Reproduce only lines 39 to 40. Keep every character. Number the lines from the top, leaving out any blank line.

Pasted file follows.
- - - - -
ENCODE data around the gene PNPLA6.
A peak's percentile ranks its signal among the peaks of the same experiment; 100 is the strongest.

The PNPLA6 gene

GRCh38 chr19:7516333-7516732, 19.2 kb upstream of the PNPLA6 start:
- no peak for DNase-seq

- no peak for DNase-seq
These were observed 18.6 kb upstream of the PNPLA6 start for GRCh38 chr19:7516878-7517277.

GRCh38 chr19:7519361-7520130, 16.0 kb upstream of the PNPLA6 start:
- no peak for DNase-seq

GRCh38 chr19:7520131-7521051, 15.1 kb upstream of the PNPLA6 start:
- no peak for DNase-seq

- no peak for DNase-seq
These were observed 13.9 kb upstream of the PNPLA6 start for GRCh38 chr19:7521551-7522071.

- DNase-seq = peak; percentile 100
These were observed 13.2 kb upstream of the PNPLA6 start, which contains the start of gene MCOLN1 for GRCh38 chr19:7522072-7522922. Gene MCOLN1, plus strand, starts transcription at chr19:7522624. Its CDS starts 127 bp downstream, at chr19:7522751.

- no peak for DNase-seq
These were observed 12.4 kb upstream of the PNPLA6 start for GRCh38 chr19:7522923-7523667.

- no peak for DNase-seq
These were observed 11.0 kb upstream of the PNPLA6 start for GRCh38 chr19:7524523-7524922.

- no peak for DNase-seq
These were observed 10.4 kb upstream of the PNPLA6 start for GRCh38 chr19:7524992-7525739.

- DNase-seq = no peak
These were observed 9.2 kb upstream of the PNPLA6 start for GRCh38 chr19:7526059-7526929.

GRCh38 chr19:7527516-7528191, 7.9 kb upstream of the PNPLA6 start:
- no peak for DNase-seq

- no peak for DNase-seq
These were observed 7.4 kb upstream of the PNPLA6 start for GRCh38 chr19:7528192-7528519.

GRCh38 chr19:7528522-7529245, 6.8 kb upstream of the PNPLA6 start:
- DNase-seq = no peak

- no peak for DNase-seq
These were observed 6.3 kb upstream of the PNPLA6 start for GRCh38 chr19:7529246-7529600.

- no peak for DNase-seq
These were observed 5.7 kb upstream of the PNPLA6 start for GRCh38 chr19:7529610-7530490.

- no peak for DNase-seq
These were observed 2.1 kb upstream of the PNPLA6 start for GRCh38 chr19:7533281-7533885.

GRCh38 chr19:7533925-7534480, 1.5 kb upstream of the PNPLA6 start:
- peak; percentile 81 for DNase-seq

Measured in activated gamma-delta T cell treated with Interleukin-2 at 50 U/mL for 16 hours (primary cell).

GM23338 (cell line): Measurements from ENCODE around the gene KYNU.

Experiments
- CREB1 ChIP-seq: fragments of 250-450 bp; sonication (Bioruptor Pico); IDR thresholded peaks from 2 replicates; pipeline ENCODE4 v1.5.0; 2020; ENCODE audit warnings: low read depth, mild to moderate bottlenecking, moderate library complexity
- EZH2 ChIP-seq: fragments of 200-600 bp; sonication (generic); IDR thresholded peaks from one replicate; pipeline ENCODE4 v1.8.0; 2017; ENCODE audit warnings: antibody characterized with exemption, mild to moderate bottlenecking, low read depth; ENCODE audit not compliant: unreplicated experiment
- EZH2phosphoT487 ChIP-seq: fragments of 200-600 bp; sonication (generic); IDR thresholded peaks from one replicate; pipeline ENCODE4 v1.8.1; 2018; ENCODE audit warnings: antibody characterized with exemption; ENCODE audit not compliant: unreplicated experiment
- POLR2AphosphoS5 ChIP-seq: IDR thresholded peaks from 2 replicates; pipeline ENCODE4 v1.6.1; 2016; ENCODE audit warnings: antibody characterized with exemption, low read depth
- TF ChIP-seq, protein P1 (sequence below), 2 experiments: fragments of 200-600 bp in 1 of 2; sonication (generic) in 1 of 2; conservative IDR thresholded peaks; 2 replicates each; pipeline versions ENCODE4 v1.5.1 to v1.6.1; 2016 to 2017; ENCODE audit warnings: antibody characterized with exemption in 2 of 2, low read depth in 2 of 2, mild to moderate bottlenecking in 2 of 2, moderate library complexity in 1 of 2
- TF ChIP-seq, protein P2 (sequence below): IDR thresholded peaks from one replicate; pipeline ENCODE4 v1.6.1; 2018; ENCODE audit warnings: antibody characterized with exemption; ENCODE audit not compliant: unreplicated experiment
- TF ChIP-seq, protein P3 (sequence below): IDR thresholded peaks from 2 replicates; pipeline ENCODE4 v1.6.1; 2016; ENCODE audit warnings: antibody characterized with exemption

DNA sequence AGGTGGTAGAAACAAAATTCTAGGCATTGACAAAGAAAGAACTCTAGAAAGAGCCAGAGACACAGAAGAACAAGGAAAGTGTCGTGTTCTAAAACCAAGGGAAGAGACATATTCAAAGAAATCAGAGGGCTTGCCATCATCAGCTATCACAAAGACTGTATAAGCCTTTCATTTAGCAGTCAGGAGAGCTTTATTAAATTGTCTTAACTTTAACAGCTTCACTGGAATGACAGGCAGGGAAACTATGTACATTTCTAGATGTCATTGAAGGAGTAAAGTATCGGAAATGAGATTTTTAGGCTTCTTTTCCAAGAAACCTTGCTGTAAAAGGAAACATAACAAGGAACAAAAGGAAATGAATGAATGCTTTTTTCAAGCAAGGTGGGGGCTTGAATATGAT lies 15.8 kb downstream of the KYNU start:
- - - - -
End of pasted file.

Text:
GM23338 (cell line): Measurements from ENCODE around the gene KYNU.

Experiments